As a child of the ’70s, I got to know Dick Clark once he was already a legend, but before he became the ubiquitous go-to guy for everything from new music to New Year’s Eve. He was New Year’s Eve and for that alone, he will be remembered fondly. Plenty of other outlets will dutifully report his myriad, mind-boggling (in terms of variance and success) enterprises. Mostly he was famous for being who he was: Dick (motherfucking) Clark.

Here’s the thing: I’ve long since acknowledged that it’s only going to get more difficult for folks from my general generation to behold all the heroes (the super and the super-sized) dropping like flies as time marches unkindly on.

Still, there are a handful of larger than life archetypes who we could never imagine dying, and will probably never reconcile no longer having around. Clint Eastwood is one; Keith Richards is another. But both of those dudes, for very different reasons (aside, of course, from the beastly burden of time not being on any of our sides) have worn their age on their faces: it has lent character and augmented gravitas. It has reminded us that even our gods play by rules they could not create. But Dick Clark was different, if for no other reason that he looked pretty much the same for decades. He was a real-life Dorian Gray, and it almost made sense that he sold his soul: how else could you get that rich, seem that happy and make that much money unless darker forces were pulling the proverbial strings? Even worse (for the haters and cynics), his act was genuine; it wasn’t even an act. Check out some interviews: he had no illusions what he did and what he had done (i.e., he wasn’t kidding anyone about his lasting imprint on the cultural landscape, but of course that is usually something only people who write about the culture from the outside looking in bother to obsess about, or better yet, people who have not made the money or connections to have any real impact). He talked about bringing a modicum of escape and pleasure to the people: no more, no less. And it worked. People responded to him and his ideas for a reason: they worked. He worked: as a concept, as a celebrity.

It didn’t seem like he would ever age, much less die.

Full piece HERE.

4/23/12:

I love hockey and I can appreciate the storied history of its most famous franchise, The Montreal Canadiens (a history that, regretfully, includes their stunning first round upset of my beloved Caps in 2010).

It is, therefore, on both hockey and human levels that I can lament the passing of the great Emile “Butch” Bouchard. I can also celebrate what a throwback he was, even in days when practically everyone (not to mention the hockey players) were throwbacks. To be considered a throwback amongst those dudes says all that needs to be said.

But I particularly enjoyed this nugget, from the recent obituary:

Invited to a Canadiens training camp, Mr. Bouchard cycled 50 miles each way twice daily to save money. Management was impressed by his conditioning; his new teammates less so, as his eager body checking exacted a toll.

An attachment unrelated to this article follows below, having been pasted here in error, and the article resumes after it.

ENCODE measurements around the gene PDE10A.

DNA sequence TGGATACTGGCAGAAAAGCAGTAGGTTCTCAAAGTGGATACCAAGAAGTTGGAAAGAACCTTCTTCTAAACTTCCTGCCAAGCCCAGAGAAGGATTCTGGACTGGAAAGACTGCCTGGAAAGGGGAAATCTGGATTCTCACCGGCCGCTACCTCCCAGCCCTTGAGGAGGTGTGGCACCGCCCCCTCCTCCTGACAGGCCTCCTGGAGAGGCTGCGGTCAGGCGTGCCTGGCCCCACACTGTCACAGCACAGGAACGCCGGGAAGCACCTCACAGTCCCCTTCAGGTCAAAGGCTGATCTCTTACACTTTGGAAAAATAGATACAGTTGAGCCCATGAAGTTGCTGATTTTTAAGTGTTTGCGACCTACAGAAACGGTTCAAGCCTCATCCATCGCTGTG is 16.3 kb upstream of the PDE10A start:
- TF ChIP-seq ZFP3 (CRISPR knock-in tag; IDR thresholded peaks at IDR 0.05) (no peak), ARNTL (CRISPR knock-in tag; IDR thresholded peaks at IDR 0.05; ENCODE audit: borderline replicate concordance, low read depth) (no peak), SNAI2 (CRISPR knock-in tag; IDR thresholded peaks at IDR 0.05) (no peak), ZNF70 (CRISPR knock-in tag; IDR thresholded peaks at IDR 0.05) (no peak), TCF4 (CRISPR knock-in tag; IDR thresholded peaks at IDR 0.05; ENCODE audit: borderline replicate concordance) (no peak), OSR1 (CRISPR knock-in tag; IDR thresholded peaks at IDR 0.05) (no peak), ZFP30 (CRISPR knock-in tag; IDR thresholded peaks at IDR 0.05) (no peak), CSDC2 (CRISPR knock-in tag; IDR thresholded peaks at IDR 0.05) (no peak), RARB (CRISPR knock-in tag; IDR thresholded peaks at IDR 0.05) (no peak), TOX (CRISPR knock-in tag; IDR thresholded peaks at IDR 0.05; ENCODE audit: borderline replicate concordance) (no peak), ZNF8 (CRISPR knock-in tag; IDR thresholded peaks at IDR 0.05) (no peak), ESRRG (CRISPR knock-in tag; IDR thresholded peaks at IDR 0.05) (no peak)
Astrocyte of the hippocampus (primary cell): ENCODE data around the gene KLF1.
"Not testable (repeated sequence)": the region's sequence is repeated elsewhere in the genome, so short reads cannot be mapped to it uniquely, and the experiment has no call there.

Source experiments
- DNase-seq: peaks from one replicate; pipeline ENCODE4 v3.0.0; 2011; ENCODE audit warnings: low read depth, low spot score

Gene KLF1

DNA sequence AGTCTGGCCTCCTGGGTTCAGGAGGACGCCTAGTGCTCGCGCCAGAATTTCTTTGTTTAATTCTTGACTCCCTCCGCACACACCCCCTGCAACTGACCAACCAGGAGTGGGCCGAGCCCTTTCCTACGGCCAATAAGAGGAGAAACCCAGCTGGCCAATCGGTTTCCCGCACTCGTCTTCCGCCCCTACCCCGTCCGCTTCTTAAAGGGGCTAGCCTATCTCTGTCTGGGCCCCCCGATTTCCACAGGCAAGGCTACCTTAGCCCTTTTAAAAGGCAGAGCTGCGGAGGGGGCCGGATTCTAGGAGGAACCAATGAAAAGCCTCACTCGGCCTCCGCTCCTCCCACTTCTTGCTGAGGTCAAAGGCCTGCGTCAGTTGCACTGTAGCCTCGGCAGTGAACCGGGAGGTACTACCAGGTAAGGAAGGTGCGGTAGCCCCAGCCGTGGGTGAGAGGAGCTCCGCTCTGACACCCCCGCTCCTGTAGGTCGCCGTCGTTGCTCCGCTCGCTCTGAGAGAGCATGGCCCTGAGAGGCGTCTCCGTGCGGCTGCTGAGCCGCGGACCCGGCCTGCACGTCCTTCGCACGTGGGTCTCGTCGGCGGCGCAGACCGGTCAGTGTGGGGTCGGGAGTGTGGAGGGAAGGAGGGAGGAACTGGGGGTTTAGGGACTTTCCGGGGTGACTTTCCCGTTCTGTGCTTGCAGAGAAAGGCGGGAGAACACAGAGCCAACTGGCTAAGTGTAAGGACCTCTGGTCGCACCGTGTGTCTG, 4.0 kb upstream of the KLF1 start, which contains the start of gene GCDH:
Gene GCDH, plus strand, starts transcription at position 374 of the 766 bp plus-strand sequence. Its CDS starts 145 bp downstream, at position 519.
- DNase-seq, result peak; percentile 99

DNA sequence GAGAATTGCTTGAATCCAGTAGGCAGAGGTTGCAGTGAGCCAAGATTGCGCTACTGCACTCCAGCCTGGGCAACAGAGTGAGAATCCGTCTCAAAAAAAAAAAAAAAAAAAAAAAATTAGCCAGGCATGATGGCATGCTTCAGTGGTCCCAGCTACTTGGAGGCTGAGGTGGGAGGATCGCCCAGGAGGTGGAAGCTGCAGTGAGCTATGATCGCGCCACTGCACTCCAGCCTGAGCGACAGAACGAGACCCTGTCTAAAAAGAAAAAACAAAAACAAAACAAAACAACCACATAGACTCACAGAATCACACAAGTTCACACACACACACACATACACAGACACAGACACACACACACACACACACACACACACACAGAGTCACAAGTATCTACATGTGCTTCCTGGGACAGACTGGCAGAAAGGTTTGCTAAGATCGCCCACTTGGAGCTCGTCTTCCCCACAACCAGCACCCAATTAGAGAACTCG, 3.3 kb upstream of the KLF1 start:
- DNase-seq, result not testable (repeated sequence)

They don’t make them like that anymore. They didn’t even make them like that then.

Full piece HERE.

4/24/12:

There are probably countless ways to talk about what makes a particular artist compelling, and all of them are true.
There are not that many ways to articulate how or why an artist is unique. By virtue of being original, there are few points of comparison and the inability to find a reference point is the whole idea.
American music has blessed us with a great many artists who are both unique and compelling, but it seems safe and not at all reactionary to note they are increasingly difficult to come by. And now, in increasing numbers, they are starting to die. There is nothing we can do about this.
It still is at once refreshing and instructive (and, inevitably, depressing) to consider Levon Helm.
Some of our best musicians (and artists, for that matter) have left a teary trail of hurt feelings and dysfunctional dealings in their wake; some have thrived on being incorrigible (think: Miles Davis) or inscrutable (think: Chuck Berry), so it’s difficult and ill-advised to measure the genius by the relationships they forged or shattered. On the other hand, since there is so much jealousy and acrimony in the creative world, when there is virtual consensus about someone, it usually speaks volumes.  From pretty much everything I’ve ever read or heard, Helm is universally loved (even worshipped) as a musician and man. That right there tells you more than a thousand sycophantic tributes ever could. (This is not the time to dwell on the bad blood between Helm and the often insufferable Robbie Robertson, but suffice it to say, the root of that conflict says a great deal about both of them, as musicians and men.)

It is enough that for Helm his life was his work and vice versa. But more, he was that exceedingly rare artist who more than likely could have attempted multiple occupations and been successful. (As it was, he tried his hand at acting and writing and acquitted himself more than satisfactorily in both endeavors). One anecdote that is particularly illustrative: fed up with the harassment he and Dylan’s band (which, of course, later came to be known as The Band) endured once the folk hero plugged in, he quit the scene to go work on an oil rig. That almost makes Charles Bukowski look like a sissy.

MUCH more on this American treasure HERE.

5/4/12:

Word is hitting the wires that Adam Yauch, a.k.a. MCA, has succumbed to cancer. This is awful news, obviously, but also surprising since it sounded like he had been kicking cancer’s ass. Of course, cancer seldom has the good grace to stay down once it’s been beaten, so we should never be shocked when it rears its insidious head.